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SHTAC publishes ‘highly accessed’ systematic review comparing new treatments for idiopathic pulmonary fibrosis

Published: 11 June 2015
Idiopathic pulmonary fibrosis (IPF)
IPF can have a considerable impact on day to day life

The systematic review of the effectiveness of treatments for IPF, included a network meta-analysis and indirect comparison, and is now available.

Idiopathic pulmonary fibrosis (IPF) is a serious and difficult to manage lung disease, the exact cause of which is not known. It generally affects people over 60 years of age and the main symptom is shortness of breath, which can have a considerable impact on day to day life. Many people with IPF deteriorate rapidly, while others have periods of relative stability. In general people with the disease survive between two to five years. Pirfenidone was licensed for the treatment of IPF in Europe in 2011, and nintedanib gained its European licence in 2015, both having been shown to be beneficial in placebo-controlled randomised clinical trials. However, the treatments have not been directly been compared with each other in clinical trials.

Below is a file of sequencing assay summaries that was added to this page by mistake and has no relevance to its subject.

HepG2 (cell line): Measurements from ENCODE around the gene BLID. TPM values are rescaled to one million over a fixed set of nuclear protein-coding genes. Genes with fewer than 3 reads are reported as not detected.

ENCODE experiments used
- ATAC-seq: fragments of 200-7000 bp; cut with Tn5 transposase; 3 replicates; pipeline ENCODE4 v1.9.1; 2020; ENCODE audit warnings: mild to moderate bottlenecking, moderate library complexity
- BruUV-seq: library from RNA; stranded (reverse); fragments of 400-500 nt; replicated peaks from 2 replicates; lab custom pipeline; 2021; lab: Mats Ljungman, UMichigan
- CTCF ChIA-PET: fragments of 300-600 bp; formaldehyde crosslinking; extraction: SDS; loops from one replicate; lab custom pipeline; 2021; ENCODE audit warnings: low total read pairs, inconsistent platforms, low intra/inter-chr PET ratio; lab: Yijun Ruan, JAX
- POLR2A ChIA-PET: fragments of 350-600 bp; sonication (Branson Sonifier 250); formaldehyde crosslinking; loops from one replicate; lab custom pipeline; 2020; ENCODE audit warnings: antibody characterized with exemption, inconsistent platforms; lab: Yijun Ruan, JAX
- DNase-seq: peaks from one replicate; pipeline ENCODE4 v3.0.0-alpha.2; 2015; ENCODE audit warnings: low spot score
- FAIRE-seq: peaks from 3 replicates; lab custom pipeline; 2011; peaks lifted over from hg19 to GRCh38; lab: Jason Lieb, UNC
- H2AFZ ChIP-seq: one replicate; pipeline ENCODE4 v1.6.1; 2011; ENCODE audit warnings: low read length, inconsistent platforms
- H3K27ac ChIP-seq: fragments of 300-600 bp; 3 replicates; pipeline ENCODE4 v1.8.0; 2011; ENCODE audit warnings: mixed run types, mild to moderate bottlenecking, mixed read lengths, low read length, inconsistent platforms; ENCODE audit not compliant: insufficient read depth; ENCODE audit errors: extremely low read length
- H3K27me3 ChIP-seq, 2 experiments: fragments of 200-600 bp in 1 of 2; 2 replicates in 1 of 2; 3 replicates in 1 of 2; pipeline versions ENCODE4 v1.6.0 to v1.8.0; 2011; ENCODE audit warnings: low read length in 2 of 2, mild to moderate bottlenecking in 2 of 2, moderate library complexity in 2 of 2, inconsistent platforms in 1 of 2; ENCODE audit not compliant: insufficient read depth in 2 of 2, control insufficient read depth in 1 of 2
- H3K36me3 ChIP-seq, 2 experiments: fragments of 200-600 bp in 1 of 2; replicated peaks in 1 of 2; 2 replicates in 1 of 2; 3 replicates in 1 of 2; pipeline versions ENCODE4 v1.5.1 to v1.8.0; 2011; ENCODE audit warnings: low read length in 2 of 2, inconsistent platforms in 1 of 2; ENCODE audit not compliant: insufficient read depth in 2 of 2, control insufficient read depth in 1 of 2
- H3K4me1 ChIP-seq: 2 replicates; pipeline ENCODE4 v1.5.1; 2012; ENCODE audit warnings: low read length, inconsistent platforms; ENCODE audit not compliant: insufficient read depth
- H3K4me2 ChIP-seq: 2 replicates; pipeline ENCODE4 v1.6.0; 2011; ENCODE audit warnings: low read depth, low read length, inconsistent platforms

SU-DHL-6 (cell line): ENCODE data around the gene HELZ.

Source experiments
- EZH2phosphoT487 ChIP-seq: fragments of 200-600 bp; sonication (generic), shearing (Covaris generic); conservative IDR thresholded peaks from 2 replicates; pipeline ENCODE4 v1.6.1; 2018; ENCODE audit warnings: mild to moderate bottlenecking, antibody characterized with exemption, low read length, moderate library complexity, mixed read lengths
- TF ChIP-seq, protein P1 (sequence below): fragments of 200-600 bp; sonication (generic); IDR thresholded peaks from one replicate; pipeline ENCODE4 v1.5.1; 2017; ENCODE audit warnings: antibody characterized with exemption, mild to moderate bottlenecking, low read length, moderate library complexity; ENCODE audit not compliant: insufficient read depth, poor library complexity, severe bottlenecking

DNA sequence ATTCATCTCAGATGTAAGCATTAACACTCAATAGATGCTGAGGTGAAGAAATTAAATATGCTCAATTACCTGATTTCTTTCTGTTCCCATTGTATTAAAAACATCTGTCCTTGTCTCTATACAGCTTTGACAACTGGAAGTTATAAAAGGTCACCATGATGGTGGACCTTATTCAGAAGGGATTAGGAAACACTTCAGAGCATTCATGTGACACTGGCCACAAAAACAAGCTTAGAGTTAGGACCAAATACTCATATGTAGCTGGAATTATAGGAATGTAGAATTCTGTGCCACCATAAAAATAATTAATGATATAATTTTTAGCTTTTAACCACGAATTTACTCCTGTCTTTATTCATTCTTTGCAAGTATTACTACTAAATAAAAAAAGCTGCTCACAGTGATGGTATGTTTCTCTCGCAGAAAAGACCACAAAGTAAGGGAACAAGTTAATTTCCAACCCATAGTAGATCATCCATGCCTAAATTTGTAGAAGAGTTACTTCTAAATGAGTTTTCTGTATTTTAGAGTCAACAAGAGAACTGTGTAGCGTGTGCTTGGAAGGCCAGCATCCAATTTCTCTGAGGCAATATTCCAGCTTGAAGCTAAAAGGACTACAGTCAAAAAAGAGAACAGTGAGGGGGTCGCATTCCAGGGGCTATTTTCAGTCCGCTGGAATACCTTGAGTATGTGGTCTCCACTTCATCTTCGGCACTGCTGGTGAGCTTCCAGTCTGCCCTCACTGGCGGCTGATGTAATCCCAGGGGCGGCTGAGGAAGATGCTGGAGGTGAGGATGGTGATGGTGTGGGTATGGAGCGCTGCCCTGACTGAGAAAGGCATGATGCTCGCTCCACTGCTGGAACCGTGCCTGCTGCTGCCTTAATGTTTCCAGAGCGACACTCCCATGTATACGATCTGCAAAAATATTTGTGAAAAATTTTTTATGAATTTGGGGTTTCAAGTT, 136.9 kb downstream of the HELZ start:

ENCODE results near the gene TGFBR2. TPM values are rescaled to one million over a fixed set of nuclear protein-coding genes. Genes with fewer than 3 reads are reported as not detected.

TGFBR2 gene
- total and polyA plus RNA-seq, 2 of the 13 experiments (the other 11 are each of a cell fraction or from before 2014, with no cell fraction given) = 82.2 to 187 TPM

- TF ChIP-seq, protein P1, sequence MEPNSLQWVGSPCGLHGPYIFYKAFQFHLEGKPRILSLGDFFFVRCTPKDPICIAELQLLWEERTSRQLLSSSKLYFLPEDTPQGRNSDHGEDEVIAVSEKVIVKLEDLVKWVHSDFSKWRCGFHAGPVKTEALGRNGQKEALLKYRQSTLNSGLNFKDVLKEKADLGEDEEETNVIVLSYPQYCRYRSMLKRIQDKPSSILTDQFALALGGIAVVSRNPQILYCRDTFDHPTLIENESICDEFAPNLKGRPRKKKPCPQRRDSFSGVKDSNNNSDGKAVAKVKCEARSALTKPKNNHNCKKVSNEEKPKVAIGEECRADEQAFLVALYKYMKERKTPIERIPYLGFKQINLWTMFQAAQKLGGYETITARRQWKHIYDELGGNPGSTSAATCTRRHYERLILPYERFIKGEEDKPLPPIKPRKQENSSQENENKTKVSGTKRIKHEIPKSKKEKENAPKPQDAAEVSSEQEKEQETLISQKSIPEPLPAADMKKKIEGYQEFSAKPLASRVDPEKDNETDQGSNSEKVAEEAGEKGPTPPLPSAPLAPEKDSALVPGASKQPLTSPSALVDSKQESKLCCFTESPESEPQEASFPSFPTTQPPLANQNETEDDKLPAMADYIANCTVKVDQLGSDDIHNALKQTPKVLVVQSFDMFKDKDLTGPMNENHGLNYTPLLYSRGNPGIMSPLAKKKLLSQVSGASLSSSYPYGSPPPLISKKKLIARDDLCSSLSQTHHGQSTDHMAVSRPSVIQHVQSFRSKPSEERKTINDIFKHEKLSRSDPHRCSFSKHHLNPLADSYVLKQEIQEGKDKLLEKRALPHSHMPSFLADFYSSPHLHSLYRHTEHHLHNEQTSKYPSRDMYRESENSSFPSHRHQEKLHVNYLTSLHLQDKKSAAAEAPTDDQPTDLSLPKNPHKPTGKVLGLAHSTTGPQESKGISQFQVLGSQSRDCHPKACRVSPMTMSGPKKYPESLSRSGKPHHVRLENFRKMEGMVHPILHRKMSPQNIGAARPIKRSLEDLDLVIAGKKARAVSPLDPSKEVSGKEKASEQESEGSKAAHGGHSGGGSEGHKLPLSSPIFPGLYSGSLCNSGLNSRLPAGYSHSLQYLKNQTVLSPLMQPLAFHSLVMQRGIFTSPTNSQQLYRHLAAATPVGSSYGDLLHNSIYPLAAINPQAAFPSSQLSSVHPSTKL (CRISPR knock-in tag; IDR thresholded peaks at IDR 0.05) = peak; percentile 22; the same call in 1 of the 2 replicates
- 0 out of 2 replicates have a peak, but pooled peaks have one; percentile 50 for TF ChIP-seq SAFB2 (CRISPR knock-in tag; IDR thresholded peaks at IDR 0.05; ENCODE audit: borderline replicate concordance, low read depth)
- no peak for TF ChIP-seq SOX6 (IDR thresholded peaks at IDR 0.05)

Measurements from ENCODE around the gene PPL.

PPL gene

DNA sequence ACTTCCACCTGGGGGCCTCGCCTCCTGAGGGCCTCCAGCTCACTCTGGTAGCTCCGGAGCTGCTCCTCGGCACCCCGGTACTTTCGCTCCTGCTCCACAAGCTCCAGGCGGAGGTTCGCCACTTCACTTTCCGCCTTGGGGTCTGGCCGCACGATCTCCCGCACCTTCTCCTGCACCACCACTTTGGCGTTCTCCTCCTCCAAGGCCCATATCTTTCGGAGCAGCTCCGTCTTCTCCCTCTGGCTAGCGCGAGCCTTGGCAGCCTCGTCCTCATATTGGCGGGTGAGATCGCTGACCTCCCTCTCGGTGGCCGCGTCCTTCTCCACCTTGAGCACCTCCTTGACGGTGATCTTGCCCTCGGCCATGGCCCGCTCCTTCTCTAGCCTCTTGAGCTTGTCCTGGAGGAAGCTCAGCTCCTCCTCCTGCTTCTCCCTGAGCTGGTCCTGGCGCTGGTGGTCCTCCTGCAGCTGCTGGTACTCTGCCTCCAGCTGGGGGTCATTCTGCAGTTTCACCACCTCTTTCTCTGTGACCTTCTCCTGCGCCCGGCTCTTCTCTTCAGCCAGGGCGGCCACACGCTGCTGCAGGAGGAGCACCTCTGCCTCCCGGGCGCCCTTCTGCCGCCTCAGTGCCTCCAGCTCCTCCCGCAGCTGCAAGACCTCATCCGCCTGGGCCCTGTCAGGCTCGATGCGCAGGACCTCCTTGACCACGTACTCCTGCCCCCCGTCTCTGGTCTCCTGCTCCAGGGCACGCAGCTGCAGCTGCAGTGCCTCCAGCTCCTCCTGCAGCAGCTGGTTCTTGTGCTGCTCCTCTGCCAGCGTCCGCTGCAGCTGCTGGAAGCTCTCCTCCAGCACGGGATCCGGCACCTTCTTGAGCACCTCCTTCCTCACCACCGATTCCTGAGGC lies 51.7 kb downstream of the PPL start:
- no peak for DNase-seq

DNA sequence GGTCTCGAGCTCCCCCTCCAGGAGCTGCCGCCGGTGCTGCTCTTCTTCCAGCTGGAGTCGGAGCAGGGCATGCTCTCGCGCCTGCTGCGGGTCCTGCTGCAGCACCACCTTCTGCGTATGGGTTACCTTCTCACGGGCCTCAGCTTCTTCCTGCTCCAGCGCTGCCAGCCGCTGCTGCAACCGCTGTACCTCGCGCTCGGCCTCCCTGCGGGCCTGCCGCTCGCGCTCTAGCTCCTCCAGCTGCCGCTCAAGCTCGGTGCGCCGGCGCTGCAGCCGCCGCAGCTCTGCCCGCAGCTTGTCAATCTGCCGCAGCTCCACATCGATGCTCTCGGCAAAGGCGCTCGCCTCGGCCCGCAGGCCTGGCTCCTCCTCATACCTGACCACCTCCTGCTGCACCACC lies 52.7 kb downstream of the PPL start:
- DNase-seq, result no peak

Published in the open access BMC Pulmonary Medicine journal, the research systematically reviewed the clinical effectiveness of treatments for IPF and presented the findings of a network meta-analysis of key outcomes. After initial screening 11 studies were included, 5 RCTs evaluated the use of pirfenidone, 3 N-acetylcysteine and 3 nintedanib.

Two treatments were shown to have beneficial effects, nintedanib slowed the decline of lung function (e.g. breathing problems)and pirfenidone showed trends in improved mortality rates. In an indirect comparison, results indicated that nintedanib was statistically significantly better than pirfenidone in slowing decline in lung function. However, for other measures of effectiveness there were no statistically significant differences between these two treatments. The findings of the review can be used to help inform treatment decisions.

For more information on SHTAC's research into respiratory diseases please visit our Research page.

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